Research results show that the pros and cons of the government's measures against the new corona depend on the 'supporting political parties'

In order to respond to the pandemic of the new coronavirus (COVID-19), governments around the world have put forth various policies such as vaccination and compensation for damaged industries as infection control measures such as city blockage. The research results that the pros and cons of such COVID-19 measures depend on the person's 'supporting party' were announced in the

Proceedings of the American Academy of Sciences .

Politicians polarize and experts depolarize public support for COVID-19 management policies across countries | PNAS

When assessing COVID plans, people place party over policy

A research team led by the University of Colorado at Boulder in the United States will target 13,000 people living in seven countries, Brazil, Israel, Italy, Sweden, South Korea, the United Kingdom, and the United States from August to November 2020. -19 We conducted a survey asking for an evaluation of countermeasures.

The survey asked about policies that include real-world measures such as social distance, workplace regulations, contact tracing, and mobility restrictions. In addition, a follow-up survey was conducted only by participants living in the United States, and the international vaccine distribution plan was also evaluated.

The research team told respondents that each policy was 'supported by the liberal elite,' 'supported by the conservative elite,' 'supported by the bipartisan coalition,' and 'nonpartisan scientific experts.' I added a supplement such as 'It is supported.'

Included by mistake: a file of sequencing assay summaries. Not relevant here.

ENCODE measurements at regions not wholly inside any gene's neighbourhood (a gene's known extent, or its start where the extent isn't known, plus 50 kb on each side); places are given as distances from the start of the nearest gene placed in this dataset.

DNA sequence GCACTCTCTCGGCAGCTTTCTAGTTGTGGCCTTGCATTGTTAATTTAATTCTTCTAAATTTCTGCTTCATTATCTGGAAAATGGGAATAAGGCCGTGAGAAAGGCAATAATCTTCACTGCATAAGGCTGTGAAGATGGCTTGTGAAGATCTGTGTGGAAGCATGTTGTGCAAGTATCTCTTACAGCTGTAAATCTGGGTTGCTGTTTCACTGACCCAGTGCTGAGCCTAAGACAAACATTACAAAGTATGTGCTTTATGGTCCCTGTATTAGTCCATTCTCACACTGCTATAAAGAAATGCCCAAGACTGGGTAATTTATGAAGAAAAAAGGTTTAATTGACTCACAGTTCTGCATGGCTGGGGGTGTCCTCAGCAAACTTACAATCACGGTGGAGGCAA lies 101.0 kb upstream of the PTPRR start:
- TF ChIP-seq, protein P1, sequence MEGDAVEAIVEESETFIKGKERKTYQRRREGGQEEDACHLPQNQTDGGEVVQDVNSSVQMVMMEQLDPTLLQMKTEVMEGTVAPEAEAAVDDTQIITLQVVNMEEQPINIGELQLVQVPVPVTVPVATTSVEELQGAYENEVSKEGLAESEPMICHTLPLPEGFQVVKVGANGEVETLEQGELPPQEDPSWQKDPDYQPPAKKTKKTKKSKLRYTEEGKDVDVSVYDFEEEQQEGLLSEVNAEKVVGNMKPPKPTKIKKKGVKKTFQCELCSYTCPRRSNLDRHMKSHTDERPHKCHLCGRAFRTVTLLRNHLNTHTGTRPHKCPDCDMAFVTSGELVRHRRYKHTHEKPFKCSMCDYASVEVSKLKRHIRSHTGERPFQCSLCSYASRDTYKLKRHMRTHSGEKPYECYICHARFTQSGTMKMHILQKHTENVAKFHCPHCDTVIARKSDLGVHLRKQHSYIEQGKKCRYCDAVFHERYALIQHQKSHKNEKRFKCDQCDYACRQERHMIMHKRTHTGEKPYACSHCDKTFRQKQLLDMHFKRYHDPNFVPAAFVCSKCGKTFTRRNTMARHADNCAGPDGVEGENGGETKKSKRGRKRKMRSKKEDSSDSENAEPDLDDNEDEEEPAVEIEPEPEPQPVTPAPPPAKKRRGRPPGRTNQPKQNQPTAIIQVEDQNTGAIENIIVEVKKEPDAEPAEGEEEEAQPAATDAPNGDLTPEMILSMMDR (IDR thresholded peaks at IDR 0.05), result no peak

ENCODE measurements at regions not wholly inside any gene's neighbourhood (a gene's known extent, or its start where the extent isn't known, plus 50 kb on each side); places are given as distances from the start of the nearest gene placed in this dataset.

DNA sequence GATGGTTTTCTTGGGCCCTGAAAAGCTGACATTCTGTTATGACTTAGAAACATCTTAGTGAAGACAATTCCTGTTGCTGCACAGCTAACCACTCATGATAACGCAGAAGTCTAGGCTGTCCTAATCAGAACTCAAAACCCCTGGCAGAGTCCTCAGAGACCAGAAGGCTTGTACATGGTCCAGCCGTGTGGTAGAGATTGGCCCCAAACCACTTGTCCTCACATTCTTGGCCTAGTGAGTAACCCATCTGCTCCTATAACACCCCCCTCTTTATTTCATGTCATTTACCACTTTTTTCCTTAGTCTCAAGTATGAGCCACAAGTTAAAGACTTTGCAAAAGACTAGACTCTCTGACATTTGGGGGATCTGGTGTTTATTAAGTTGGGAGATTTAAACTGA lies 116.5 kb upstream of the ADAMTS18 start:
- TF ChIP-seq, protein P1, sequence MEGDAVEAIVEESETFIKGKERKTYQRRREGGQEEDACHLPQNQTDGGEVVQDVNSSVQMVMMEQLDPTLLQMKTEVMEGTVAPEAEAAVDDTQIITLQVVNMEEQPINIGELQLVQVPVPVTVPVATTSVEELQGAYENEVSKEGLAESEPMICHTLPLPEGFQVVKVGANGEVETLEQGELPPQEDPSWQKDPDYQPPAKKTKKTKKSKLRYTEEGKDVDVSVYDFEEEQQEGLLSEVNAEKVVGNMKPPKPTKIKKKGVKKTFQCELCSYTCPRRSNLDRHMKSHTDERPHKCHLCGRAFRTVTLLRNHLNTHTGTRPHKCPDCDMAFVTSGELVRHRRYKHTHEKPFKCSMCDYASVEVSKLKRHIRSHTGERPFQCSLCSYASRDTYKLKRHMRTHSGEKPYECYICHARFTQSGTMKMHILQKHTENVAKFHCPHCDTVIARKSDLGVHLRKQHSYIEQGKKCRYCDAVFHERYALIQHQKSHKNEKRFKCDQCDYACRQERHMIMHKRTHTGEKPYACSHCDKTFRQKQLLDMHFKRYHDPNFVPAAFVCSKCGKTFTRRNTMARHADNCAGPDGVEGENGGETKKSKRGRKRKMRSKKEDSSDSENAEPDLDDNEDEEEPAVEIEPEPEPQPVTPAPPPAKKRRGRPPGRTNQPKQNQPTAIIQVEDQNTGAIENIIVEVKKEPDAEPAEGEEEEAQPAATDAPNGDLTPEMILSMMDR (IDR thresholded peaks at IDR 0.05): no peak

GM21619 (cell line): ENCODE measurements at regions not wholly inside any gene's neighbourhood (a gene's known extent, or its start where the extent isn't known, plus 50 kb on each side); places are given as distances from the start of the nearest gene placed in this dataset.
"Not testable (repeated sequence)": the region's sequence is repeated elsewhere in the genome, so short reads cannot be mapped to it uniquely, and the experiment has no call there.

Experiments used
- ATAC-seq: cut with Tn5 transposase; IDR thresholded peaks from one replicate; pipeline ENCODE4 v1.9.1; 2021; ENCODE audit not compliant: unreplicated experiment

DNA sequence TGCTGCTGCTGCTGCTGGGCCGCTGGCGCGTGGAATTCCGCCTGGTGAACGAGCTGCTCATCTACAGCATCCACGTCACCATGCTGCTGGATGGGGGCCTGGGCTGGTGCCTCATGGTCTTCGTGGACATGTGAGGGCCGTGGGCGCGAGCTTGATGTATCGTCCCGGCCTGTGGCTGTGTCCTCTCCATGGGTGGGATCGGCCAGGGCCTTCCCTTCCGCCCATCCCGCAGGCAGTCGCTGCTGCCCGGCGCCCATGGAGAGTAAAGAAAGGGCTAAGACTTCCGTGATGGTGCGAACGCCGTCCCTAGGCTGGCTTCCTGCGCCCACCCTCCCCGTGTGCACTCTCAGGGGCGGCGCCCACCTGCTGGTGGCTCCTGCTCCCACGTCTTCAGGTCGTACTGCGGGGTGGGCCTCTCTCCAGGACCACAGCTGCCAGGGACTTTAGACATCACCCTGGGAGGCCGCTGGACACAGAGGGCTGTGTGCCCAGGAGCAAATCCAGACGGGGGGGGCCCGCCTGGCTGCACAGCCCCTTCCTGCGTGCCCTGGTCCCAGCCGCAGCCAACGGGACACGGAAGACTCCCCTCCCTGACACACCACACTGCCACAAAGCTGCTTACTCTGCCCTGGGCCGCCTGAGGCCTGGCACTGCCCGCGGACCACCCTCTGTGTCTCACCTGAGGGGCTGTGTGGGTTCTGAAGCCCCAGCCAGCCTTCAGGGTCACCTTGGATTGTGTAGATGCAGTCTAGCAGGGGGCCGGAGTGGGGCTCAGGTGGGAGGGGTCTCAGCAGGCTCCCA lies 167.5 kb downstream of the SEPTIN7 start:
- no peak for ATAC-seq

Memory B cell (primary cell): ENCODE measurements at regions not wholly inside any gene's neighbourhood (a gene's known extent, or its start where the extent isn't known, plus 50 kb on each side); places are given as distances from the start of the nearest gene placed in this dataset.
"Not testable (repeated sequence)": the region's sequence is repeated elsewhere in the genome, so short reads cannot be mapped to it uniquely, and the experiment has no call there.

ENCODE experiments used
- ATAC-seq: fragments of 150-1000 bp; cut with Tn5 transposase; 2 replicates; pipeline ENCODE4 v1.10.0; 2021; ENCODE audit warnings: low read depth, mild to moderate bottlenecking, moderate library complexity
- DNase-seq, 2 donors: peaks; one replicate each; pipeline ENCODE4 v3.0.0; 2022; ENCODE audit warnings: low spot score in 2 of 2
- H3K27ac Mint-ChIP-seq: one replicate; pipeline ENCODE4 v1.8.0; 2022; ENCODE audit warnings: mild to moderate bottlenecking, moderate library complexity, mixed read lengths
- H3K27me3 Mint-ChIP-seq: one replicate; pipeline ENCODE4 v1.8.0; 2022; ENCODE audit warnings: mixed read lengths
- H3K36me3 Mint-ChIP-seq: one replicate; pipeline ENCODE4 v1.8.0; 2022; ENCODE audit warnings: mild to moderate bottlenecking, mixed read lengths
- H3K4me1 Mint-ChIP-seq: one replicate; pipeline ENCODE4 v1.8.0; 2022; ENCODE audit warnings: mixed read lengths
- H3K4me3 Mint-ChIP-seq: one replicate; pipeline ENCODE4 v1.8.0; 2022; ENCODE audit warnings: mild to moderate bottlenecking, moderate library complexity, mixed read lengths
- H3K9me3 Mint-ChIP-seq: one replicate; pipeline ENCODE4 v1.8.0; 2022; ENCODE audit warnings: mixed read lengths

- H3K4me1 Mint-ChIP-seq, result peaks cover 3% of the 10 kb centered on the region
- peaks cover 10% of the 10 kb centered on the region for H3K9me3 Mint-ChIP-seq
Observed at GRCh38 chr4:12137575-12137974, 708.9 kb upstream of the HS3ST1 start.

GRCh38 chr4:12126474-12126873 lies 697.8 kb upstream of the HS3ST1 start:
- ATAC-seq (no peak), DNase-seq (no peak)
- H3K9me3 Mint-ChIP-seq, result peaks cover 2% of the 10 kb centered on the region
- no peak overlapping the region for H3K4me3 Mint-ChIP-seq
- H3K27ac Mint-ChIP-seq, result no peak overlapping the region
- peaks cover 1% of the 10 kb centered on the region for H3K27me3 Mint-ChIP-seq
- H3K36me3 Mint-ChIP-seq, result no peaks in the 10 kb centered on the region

The name of the actual politician is used for the liberal or conservative elite . Donald Trump (the incumbent president at the time) was assigned, and in Brazil, Fernando Hadad was assigned to the liberal elite and President Jail Bolsonaro was assigned to the conservative elite.

Analysis of the response results revealed that respondents are significantly more likely to support the policy if the elite of the political party they support supports the policy. However, we have also found that if there is a policy endorsed by a bipartisan coalition or a neutral scientific expert, that policy will gain the highest endorsement.

Leaf Van Boven, a professor at the University of Colorado at Boulder, said a similar survey on climate change measures once confirmed that the political parties that support it will change the policies they support. However, it was surprising that similar results were seen in pandemics that required urgent collaborative action. Rather, it shows that the policy is swayed by who supports it. '' At the beginning of the pandemic, many scholars say that political divisions will be eased and that they will work together to confront this common threat. I expected it, but it didn't happen. '

Still, the higher support of policies endorsed by bipartisan coalitions and neutral scientific experts suggests that credible scientific experts may be able to unite people across parties. Alexandra Flores, Ph.D. student at the University of Colorado at Boulder, the lead author of the paper, said: 'These findings are to communicate from scientific sources that are not seen as political, and to be a prominent politician. It emphasizes how important it is to stay away from the spotlight of crisis management communication. '

in Note, Posted by log1h_ik